In the film, those neighborhoods are symbolized by the “Maple Avenue towers,” the real-life apartments near the Takoma Park Town Hall. That is where the filmmakers did a lot of their sidewalk casting. Soulie Kondeh, a 22-year-old Blair grad who lives six floors below Vilche in the Essex House, found himself playing one of the basketball players. They often shot at Peter’s Sub Shop, which is a hub of Maple Avenue action in both the movie and real life.
“I had to wear these baggy ’90s clothes, huge jeans and stuff,” said Kondeh, a rapper and Starbucks barista. “My friends were coming by and clowning me for that.”
The producers brought in professional actors, too, but asked them to stay with volunteer families. Ellie Hamburger (who is married to Washington Post reporter Tom Hamburger) said a Silver Spring neighbor asked whether they could put up two young performers. Over evening meals they learned that one, Shareeka Epps, had won an Independent Spirit Award for her role in “Half Nelson.” The other, Georgia Ford, turned out to be Hollywood aristocracy.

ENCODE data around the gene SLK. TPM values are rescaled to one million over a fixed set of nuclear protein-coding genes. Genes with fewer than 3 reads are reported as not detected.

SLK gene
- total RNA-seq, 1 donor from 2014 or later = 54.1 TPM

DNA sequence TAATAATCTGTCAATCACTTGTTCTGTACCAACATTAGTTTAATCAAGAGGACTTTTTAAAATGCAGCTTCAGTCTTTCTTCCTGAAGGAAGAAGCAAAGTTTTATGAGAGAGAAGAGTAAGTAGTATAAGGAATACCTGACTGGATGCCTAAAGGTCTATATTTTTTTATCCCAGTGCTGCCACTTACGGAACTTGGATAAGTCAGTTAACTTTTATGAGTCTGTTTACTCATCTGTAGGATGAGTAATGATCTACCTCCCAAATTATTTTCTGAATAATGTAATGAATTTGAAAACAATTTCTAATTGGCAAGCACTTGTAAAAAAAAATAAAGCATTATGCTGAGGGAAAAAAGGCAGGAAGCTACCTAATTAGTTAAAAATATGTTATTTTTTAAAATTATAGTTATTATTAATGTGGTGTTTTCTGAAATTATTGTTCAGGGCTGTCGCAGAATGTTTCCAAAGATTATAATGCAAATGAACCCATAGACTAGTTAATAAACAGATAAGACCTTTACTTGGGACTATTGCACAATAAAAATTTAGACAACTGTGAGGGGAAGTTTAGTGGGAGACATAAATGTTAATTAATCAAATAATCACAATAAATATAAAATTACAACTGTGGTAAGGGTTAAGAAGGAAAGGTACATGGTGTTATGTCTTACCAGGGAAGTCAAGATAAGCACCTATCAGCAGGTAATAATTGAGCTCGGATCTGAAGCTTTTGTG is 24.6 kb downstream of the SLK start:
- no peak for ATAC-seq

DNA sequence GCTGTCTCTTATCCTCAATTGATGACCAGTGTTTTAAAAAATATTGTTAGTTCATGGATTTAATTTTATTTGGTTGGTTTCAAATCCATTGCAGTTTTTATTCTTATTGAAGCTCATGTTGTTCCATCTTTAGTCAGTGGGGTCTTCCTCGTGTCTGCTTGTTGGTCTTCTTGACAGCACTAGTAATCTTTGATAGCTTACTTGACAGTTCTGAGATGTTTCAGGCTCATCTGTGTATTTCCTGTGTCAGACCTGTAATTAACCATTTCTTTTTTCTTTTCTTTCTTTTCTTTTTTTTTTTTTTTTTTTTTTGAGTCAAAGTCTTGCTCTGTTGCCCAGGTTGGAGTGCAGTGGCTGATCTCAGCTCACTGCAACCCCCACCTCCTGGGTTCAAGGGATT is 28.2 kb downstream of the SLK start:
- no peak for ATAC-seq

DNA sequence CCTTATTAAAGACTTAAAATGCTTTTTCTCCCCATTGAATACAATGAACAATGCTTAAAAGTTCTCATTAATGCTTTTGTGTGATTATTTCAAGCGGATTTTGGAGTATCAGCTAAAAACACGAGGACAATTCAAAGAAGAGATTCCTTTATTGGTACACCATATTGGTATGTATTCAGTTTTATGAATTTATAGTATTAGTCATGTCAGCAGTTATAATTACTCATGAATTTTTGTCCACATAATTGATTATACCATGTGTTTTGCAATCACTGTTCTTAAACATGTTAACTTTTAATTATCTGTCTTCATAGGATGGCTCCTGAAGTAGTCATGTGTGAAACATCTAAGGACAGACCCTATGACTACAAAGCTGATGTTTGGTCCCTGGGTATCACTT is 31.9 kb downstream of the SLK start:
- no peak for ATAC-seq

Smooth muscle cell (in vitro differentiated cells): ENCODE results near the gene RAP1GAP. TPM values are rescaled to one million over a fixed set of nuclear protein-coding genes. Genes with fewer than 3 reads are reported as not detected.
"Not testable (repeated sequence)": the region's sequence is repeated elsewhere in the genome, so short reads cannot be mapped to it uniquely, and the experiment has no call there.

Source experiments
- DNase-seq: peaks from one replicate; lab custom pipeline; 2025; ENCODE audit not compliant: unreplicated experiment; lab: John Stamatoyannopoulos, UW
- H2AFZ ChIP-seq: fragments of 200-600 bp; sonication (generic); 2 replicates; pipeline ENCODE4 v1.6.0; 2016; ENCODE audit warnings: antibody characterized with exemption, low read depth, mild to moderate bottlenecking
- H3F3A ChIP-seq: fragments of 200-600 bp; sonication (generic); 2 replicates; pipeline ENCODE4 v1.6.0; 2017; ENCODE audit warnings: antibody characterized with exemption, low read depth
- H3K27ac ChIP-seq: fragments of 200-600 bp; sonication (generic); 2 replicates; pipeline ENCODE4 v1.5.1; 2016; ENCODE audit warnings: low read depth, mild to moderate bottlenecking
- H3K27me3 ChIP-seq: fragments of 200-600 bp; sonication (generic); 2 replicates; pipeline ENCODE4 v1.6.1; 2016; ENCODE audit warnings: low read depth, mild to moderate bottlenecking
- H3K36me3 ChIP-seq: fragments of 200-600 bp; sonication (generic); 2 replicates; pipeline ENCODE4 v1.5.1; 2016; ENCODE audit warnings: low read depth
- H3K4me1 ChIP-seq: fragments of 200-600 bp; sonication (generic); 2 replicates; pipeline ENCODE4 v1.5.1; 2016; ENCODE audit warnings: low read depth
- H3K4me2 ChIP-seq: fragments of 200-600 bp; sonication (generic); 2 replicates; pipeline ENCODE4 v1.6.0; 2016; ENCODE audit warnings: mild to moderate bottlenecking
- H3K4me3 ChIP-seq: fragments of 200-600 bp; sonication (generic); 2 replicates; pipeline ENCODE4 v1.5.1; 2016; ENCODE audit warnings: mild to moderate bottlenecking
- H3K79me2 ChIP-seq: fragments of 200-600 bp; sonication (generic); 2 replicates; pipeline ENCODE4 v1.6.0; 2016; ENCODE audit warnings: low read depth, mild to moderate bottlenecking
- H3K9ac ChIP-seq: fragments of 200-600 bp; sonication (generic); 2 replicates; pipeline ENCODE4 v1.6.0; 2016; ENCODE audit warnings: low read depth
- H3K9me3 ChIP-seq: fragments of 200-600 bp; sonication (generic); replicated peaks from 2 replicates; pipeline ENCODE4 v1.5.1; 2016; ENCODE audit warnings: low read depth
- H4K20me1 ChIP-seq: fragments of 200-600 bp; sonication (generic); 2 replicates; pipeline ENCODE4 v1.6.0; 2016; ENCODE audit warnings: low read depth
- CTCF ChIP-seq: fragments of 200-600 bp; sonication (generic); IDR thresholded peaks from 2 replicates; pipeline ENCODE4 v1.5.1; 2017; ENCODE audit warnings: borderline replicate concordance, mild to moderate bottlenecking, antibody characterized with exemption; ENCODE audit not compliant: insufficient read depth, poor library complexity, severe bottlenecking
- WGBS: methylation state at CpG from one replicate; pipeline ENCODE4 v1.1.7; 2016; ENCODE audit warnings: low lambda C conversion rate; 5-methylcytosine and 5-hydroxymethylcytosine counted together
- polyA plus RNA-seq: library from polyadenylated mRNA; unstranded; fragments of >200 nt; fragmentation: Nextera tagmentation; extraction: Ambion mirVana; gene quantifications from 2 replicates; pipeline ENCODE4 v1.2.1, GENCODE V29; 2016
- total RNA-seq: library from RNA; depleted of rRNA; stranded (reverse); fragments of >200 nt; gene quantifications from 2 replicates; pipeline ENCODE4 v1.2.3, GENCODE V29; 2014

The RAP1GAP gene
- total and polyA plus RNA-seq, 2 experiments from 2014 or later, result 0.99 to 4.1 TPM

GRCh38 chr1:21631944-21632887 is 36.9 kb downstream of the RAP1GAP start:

“She said her mother was a screenwriter,” Hamburger recalled. “I said, ‘Oh, anything I might have seen?’ And she said, ‘Well, ‘E.T.’ was one.’ ”
Ford’s mother is screenwriter Melissa Mathison. And her father? Actor Harrison Ford.
Epps, a Brooklyn resident, said she was so taken with the town that she put Takoma Park on her list of “places I could live.” She was surprised by the number of mixed-race families she saw. (Epps plays the black daughter of white parents in the film.)
She did notice a lot of speed humps, and lot of talk about speed humps in the city council and among residents. “You guys really go hard on the speed humps, don’t you?” she said with a laugh. “First of all, in Brooklyn we call them speed bumps, and we don’t talk about them so much.”
To cast other roles, Andalman and Munro called local high school drama departments and community theaters. The father of Andalman’s boyhood best friend played the hero’s father in the movie.
“I have lots of experience with being a father of children in the ’90s,” said Richard Lorr, a retired government lawyer.
Lorr has already seen the finished film, having traveled with about 20 friends and neighbors to see the Sundance premiere. Beholding his own face in billboard dimensions was a shock, he said.
“There’s a bit of cognitive dissonance seeing yourself from the outside,” he said. “It’s like seeing yourself in the mirror without expecting to be there.”